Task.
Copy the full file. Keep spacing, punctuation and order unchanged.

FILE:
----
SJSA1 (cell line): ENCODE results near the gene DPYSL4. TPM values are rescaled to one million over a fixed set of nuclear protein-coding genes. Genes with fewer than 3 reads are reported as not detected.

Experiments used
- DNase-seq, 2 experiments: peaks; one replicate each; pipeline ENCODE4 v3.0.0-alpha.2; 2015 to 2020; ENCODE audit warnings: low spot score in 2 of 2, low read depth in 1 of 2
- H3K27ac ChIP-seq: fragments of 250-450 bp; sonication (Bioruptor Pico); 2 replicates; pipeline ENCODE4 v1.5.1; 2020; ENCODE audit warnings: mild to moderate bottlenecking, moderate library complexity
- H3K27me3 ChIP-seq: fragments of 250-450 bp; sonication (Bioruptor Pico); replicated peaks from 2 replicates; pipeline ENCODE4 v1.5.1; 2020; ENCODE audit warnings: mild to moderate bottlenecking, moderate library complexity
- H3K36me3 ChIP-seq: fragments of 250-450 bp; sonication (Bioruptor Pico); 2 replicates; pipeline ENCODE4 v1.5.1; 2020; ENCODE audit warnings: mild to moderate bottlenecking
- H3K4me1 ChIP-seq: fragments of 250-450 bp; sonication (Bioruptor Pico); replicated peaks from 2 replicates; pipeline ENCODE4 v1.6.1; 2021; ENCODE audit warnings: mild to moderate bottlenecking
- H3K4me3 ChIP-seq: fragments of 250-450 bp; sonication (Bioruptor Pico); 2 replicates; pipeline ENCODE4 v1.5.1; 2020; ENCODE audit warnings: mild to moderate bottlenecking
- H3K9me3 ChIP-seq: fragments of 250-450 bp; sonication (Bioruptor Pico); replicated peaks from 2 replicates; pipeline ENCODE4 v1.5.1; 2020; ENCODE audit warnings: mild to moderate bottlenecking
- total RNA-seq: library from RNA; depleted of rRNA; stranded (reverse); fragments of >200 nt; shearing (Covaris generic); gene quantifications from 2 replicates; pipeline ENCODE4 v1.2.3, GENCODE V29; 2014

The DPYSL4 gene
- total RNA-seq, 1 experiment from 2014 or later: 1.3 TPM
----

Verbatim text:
SJSA1 (cell line): ENCODE results near the gene DPYSL4. TPM values are rescaled to one million over a fixed set of nuclear protein-coding genes. Genes with fewer than 3 reads are reported as not detected.

Experiments used
- DNase-seq, 2 experiments: peaks; one replicate each; pipeline ENCODE4 v3.0.0-alpha.2; 2015 to 2020; ENCODE audit warnings: low spot score in 2 of 2, low read depth in 1 of 2
- H3K27ac ChIP-seq: fragments of 250-450 bp; sonication (Bioruptor Pico); 2 replicates; pipeline ENCODE4 v1.5.1; 2020; ENCODE audit warnings: mild to moderate bottlenecking, moderate library complexity
- H3K27me3 ChIP-seq: fragments of 250-450 bp; sonication (Bioruptor Pico); replicated peaks from 2 replicates; pipeline ENCODE4 v1.5.1; 2020; ENCODE audit warnings: mild to moderate bottlenecking, moderate library complexity
- H3K36me3 ChIP-seq: fragments of 250-450 bp; sonication (Bioruptor Pico); 2 replicates; pipeline ENCODE4 v1.5.1; 2020; ENCODE audit warnings: mild to moderate bottlenecking
- H3K4me1 ChIP-seq: fragments of 250-450 bp; sonication (Bioruptor Pico); replicated peaks from 2 replicates; pipeline ENCODE4 v1.6.1; 2021; ENCODE audit warnings: mild to moderate bottlenecking
- H3K4me3 ChIP-seq: fragments of 250-450 bp; sonication (Bioruptor Pico); 2 replicates; pipeline ENCODE4 v1.5.1; 2020; ENCODE audit warnings: mild to moderate bottlenecking
- H3K9me3 ChIP-seq: fragments of 250-450 bp; sonication (Bioruptor Pico); replicated peaks from 2 replicates; pipeline ENCODE4 v1.5.1; 2020; ENCODE audit warnings: mild to moderate bottlenecking
- total RNA-seq: library from RNA; depleted of rRNA; stranded (reverse); fragments of >200 nt; shearing (Covaris generic); gene quantifications from 2 replicates; pipeline ENCODE4 v1.2.3, GENCODE V29; 2014

The DPYSL4 gene
- total RNA-seq, 1 experiment from 2014 or later: 1.3 TPM